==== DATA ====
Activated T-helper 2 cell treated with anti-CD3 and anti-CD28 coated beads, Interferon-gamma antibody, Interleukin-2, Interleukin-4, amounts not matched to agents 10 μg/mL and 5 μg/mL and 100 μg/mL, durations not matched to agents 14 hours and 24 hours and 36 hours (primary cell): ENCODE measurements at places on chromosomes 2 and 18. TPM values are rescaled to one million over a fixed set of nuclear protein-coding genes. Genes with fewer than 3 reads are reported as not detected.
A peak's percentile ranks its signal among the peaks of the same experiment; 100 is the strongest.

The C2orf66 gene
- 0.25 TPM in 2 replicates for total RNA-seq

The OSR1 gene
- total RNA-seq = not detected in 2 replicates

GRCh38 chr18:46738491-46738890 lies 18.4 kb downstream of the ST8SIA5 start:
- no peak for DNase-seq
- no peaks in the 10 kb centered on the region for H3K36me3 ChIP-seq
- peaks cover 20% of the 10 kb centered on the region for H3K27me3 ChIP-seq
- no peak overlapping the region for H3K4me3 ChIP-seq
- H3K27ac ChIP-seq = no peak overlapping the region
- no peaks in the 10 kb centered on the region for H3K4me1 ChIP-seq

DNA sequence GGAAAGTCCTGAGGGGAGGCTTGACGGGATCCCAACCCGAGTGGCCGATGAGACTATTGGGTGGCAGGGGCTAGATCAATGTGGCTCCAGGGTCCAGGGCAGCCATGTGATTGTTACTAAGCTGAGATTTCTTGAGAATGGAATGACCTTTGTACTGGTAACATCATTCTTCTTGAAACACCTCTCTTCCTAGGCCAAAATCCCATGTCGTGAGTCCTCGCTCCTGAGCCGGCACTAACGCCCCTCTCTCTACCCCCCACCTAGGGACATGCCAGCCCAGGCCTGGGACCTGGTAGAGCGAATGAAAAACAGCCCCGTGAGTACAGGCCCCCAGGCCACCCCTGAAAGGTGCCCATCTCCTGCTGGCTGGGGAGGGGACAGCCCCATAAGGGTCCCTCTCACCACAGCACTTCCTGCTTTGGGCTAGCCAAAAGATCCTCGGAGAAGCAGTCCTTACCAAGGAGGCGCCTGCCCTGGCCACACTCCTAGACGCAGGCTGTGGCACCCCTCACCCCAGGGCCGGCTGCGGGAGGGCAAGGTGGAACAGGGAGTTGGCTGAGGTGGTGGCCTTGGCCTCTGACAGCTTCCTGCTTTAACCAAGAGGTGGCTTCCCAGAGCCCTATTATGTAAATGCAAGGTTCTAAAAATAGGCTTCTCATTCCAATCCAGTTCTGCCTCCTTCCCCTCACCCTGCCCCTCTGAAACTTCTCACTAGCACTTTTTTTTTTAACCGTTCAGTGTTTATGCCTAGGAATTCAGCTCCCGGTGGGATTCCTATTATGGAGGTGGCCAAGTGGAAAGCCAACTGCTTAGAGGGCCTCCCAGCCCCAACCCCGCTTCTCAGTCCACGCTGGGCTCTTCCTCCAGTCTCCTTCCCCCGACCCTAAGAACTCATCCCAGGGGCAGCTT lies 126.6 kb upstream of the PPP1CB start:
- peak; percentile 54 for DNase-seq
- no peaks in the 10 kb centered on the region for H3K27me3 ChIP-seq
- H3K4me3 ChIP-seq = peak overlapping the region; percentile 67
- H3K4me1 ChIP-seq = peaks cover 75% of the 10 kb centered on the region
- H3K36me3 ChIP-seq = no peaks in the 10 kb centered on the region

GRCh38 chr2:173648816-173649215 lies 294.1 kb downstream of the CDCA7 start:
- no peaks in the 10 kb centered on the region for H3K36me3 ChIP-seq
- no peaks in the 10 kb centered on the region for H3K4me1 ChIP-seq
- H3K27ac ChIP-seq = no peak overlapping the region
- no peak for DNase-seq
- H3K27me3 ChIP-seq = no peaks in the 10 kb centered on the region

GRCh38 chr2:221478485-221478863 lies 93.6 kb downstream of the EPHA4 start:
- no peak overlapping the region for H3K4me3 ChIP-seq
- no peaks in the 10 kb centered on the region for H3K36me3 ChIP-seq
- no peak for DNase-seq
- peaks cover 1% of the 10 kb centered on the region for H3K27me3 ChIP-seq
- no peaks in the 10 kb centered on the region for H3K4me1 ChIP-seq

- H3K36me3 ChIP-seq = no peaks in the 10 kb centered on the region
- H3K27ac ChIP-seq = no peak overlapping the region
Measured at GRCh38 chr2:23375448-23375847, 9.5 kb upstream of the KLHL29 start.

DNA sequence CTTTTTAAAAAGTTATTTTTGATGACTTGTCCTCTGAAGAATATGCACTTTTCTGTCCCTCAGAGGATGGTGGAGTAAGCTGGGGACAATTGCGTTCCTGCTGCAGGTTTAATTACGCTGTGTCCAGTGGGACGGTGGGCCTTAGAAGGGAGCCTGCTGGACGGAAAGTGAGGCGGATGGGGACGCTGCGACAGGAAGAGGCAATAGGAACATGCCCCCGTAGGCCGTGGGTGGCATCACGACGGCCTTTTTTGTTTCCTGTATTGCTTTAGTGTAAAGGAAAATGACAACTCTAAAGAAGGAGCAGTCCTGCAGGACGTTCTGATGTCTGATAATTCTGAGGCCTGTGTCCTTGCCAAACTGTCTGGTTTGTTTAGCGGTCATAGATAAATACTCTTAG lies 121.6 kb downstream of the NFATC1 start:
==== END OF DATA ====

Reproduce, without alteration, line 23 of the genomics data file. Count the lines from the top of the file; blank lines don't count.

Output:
- H3K27ac ChIP-seq = no peak overlapping the region